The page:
The new foundation they wheeled out for the bible was the doctrine of inerrancy. There were strong (detailed) and weak(not in every detail) versions of it. The detailed version meant that each word in the bible was inspired by God who can be trusted and as He is trustworthy and loyal to his own word therefore it follows that each word is accurate and in its detailed form the doctrine of inerrancy meant that the bible could not be inaccurate in any detail of history, science etc as well as theological and doctrinal content.

There are some difficulties with this theory, not least that the bible does not have a theory of its own inerrancy built in. It was not a concept that The Church Fathers or the Reformers recognised either who instead talked about the infallibility of scripture i.e. the scriptures would not lead you astray but lead you to Christ – or were infallible in the stricter Reformation sense that they contained God’s revelation of His Person and purposes for humankind and were the bedrock of truth on which knowledge of our salvation and redemption depended

Harmonisation However the difficulty with the theory of inerrancy was these loose ends are left hanging around all over the place in the bible and so it needed some method to be found that would tie the loose ends together and the solution that was arrived at was harmonisation. Some of the harmonising is more plausible than others, but if we cannot live with loose ends then it is an approach that many find satisfactory. Andrew made it clear he was not one of them. He gave us some examples of harmonisation:

Did Judas die by hanging (Mathew) or by falling down in a field (Acts) Which account is correct? The harmonising solution is that Judas hung himself but the rope broke and he fell to the ground and died.

Did Jesus preach his first sermon on a mountain or a plain? The harmonising solution is that the word is not plain (as translated by KJV) but a level place so Jesus went up the mountain and then came down to find a level place.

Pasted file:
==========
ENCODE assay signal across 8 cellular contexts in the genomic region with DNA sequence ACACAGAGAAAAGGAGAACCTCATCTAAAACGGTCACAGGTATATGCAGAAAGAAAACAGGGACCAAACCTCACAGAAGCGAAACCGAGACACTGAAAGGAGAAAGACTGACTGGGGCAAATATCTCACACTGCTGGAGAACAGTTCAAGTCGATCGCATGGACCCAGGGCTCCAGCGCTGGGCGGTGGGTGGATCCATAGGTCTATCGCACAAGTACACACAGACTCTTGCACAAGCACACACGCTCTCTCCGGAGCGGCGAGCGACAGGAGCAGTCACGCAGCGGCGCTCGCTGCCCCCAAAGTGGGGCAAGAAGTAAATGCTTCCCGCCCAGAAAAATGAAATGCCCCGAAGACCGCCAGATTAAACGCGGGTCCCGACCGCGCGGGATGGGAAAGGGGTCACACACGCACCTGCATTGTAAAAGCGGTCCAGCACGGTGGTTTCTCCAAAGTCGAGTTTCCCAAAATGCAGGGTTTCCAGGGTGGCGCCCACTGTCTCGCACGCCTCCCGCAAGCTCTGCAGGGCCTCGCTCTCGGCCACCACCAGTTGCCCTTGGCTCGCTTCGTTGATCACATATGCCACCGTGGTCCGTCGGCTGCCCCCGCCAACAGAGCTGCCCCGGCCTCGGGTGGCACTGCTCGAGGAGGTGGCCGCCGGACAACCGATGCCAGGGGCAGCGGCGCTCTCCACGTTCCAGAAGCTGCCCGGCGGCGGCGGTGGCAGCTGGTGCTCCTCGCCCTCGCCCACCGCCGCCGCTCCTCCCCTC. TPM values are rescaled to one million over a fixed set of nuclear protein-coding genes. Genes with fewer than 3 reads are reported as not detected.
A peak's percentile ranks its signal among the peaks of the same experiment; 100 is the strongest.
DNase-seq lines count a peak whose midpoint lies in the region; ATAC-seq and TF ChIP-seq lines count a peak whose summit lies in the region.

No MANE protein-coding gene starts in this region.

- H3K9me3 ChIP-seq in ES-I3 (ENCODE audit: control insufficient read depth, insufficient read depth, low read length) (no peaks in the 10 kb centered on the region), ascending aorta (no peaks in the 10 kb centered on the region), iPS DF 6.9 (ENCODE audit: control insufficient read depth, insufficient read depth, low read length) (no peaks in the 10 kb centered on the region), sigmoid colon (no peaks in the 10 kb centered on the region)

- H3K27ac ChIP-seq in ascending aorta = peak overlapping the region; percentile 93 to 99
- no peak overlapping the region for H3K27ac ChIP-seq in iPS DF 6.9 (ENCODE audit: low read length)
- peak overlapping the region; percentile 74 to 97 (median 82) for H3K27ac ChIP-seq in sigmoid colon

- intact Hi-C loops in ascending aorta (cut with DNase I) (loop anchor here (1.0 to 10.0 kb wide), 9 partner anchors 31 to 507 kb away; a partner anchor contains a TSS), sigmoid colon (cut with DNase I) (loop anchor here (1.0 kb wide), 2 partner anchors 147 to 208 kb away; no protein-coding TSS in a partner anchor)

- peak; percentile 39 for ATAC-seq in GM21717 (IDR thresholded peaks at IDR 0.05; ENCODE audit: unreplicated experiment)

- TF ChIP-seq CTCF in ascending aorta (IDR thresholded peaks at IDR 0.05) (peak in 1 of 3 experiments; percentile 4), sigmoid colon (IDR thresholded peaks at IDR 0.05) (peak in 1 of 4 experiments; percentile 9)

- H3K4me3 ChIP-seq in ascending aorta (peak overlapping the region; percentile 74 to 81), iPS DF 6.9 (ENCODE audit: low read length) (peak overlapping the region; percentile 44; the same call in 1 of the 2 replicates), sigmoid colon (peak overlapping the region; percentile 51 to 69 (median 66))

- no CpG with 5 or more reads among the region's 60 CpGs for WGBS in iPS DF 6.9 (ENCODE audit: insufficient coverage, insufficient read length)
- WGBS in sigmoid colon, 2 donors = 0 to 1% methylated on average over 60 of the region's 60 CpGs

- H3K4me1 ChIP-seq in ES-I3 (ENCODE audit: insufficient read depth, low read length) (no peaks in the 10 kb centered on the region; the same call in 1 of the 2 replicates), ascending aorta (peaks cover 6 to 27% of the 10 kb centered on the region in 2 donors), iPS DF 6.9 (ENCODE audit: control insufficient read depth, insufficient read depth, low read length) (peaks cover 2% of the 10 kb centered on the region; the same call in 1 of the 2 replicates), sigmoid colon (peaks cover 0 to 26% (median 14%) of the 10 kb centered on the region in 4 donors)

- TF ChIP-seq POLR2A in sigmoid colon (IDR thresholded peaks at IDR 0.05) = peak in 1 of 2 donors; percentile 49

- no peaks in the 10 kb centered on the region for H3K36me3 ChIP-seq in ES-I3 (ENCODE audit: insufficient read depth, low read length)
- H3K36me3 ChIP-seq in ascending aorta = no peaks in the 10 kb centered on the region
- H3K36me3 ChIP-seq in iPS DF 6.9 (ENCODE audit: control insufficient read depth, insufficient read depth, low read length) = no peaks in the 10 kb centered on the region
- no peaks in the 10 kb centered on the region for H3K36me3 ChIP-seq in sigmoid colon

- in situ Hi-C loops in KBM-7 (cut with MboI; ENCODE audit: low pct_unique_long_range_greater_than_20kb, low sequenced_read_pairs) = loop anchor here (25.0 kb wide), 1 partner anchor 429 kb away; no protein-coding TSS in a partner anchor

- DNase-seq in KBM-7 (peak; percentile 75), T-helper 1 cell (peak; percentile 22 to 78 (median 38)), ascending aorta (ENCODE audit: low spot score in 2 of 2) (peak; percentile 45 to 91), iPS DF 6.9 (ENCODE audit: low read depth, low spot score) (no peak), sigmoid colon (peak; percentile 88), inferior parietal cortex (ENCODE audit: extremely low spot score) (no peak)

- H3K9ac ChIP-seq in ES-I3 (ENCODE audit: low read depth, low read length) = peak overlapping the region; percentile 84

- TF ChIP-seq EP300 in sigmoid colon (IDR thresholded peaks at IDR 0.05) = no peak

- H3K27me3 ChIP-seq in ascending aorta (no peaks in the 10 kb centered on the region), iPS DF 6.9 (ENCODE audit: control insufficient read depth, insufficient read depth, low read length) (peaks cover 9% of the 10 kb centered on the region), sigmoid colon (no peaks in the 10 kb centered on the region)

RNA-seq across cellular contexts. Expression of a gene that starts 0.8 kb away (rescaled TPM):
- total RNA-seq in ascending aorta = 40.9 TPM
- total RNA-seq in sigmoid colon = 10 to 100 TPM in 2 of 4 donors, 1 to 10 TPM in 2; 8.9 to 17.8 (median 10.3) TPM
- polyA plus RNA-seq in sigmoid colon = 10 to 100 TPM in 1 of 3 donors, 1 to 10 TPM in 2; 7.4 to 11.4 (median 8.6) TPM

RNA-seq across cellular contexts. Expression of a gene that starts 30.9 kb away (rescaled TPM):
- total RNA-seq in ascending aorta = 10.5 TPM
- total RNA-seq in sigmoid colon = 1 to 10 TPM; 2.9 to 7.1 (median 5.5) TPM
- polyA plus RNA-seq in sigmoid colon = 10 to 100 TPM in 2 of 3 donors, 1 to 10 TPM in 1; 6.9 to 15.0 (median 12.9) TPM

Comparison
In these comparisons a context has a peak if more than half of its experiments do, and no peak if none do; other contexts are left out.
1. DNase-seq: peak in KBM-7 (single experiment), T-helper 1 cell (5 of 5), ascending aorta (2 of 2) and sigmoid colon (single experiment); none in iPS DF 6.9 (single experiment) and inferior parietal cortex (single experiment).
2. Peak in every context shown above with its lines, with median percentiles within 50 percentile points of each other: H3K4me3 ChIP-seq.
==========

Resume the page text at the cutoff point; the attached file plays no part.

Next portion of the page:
Here is one to stretch your minds from the 1970s book ‘Battle for the bible’ - Peter denied Jesus after the cock crowed but how many times? once or two times? Your first response might be, said Andrew, does it matter? Well if it does then the harmonising solution proposed is that the cock crows six times and Peter denies Jesus six times with the cock crowing after the 3rd and 6th denials (see here for this and other harmonisations suggestions on this issue).

In all three examples harmonisation relies on material (ranging from plausible to implausible) outside of the scriptural account to back up scripture.

Fundamentalism deserves praise as well as criticism, according to Andrew and his favoured definition that Colin Gunton of King’s College liked to use in Liberal circles is that ‘a fundamentalist is a person who believes more than we do.’ The thinkers behind fundamentalism were brilliant theologians but, Andrew suggests, made an error in developing a theory that is very hard to maintain. Do we need inerrancy? Well that depends on the answers we might give to these questions:

i. a question of personality: Can we live with loose ends? and

ii. doctrinal: does our faith in Jesus mean that we need a faith in an inerrant bible?

In many ways inerrancy can be seen as a mistake in terms of aligning the doctrine more with modern philosophy than Christian religion in order to make the bible stand up against evolutionary science and the higher criticism of biblical scholarship. By adopting the tools of foundationalism they played into the hands of those it was set up to defend against, for now it could be said that we believe the truths of the bible because it rests secure on a new and surer epistemology.

Two thousand years of living with loose ends It might be said that the bible does not need a man made defence, that Jesus is both Lord of this world and his word. In the same way that Jesus was incarnate, both fully man and God, the Word (logos) of God embodies both man and God. The bible itself then is divinely inspired but also human in its construction but because the humans involved in writing the many parts of the bible are fallen you would expect some errors or loosed ends to be found. It’s not the language of Karl Barth but the meaning is the same, he thought that the bible was like an icon of Christ, not the revelation of God itself but a witness to that revelation.